On Friday I picked up An Apology for Idlers, the Penguin mini-edition (or ‘Great Ideas‘, to use their label) of some of Robert Louis Stevenson’s journalism, prompted in part by a glowing review a while back by Nicholas Lezard. There were other motives as well. I love Stevenson’s Child’s Garden of Verses, which conjures, tenderly, a whole pre-electric childhood, and having been partly educated in Scotland Dr Jekyll and Mr Hyde was inescapable. I’m sure that I read Treasure Island at some point, of course. But although I’m interested in journalism I’ve never read any of Stevenson’s.
I’ve only dipped into the title piece over the weekend. It was written in 1877, but there’s a section at the start of it which seems strangely topical:
Just now, when every one is bound, under pain of a decree in absence convicting them of lèse-respectability, to enter on some lucrative profession, and labour therein with something not far short of enthusiasm, a cry from the opposite party, who are content when they have enough, and like to look on and enjoy in the meanwhile, savours a little of bravado and gasconade. And yet this should not be. Idleness so called, which does not consist in doing nothing, but in doing a great deal not recognised in the dogmatic formularies of the ruling class, has as good a right to state its position as industry itself. It is admitted that the presence of people who refuse to enter in the great handicap race for sixpenny pieces, is at once an insult and a disenchantment for those who do.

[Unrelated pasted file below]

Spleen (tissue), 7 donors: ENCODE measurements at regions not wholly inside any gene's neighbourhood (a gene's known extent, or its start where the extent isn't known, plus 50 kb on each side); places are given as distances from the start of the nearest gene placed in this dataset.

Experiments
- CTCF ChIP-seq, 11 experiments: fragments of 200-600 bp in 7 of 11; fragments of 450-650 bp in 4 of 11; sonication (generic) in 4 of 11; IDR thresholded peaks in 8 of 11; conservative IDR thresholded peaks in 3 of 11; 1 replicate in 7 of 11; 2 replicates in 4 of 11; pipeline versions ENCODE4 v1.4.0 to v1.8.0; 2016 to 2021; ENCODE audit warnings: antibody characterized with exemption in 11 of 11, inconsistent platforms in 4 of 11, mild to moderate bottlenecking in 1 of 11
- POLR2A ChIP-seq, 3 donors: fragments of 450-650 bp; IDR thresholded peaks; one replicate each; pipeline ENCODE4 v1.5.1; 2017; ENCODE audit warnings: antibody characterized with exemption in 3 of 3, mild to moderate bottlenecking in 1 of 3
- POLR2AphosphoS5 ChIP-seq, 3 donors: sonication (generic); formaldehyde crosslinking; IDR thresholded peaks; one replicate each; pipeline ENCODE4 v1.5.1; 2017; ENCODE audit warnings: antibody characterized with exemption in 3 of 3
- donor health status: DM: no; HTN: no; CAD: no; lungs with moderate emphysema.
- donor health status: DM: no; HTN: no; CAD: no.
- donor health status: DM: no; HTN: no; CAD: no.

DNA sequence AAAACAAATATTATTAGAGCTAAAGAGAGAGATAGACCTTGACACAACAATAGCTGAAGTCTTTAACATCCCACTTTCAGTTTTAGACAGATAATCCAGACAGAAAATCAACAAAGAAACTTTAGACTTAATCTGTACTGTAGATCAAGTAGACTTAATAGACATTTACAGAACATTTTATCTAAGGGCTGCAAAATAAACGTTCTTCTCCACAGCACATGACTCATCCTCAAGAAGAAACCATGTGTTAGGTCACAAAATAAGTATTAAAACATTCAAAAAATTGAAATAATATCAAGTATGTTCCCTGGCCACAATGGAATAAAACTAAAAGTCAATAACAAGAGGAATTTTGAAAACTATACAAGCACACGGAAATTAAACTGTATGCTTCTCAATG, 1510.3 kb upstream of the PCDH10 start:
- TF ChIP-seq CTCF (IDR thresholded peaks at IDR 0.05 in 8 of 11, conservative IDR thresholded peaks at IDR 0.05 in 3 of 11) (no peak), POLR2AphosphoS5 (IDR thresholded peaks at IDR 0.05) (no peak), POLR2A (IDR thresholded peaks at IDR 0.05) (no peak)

The text – now out of copyright – can be found online here.
The picture, ‘Robert Louis Stevenson’, is by the American portrait painter John Singer Sargent.